How Smart Contracts Work + Examples

For example, a smart contract could be programmed to pay the salaries of the employees, every month. How?

Firstly, a smart contract which is just a program has to be written using the if/when – then conditions.

If “employee – mid-level graphic designer” – worked for n number of days, then he should get paid x amount of ETH (Ether – cryptocurrency) on the 1st of every month. Obviously, this is just to give you context. The code is written in Solidity language.

But for the smart contract to get executed, it should receive a trigger or input. So in this example, the trigger can be the data of the employee’s fingerprint registrations via the biometric system.

Now, how does the smart contract receives this “Employee Attendance” data? Well, you need to know about Oracles then.

Oracles are data feeds (it’s a mechanism to receive updated data from data sources) that send and verify real-world information to blockchains if the data is needed to execute the smart contract.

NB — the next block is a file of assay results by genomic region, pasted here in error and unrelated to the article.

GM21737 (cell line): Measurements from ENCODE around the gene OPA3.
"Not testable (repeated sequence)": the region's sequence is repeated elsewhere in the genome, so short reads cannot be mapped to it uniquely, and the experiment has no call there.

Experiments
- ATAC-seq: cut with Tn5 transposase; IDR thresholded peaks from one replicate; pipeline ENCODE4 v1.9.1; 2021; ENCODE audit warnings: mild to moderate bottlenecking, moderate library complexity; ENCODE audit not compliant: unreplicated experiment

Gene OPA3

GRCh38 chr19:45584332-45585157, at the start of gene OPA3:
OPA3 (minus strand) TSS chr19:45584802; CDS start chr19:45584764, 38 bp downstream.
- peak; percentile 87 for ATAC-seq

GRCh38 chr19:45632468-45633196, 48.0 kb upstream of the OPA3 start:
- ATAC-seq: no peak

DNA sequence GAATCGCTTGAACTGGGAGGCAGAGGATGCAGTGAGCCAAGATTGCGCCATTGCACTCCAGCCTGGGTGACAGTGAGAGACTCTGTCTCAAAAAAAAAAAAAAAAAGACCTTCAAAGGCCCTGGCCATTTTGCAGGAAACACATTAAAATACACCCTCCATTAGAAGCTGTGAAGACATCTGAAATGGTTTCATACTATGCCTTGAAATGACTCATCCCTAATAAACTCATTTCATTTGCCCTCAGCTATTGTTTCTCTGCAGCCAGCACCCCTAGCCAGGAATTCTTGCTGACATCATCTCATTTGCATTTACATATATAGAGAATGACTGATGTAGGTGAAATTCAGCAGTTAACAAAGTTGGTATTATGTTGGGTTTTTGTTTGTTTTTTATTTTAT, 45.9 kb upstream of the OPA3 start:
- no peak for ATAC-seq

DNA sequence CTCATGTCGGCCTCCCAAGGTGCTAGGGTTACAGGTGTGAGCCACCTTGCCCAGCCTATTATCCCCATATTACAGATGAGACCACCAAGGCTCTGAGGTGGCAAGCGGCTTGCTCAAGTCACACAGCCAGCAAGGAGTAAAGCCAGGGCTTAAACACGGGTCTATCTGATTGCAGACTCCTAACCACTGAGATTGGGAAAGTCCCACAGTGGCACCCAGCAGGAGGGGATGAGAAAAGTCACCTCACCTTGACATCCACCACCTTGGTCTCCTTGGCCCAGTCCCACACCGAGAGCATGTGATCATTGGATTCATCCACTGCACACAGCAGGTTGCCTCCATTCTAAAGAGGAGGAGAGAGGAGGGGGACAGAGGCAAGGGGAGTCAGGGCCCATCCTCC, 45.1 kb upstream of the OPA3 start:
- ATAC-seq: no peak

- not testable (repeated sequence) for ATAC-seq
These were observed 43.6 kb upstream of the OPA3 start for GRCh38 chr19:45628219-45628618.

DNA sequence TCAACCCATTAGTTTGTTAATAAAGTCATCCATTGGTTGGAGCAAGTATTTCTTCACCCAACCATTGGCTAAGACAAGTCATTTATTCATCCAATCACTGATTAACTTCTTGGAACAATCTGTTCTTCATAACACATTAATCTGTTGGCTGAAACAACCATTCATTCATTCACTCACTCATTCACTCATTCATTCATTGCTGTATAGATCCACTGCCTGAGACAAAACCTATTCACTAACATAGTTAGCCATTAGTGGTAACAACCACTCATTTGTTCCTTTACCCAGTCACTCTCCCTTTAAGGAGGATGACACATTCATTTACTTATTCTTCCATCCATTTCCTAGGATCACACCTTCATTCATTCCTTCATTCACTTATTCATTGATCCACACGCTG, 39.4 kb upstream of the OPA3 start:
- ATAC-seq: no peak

That’s how the smart contracts get the input.

But for the program (smart contract) to run on the Ethereum Blockchain, you need to pay a certain amount called a gas fee.

For any kind of transaction to happen on the Ethereum Blockchain, it takes some kind of energy for the EVM (Ethereum Virtual Machine) and this is the reason why you should pay a certain amount (Ether) to compensate for it. It’s the same concept as how we pay for the gas of a car.

Back to the main point: based on the attendance, the employee gets paid every month.

Another example can be selling a house.

“If you send me x ETH then you’ll own my house”. That’s it. It’s that simple.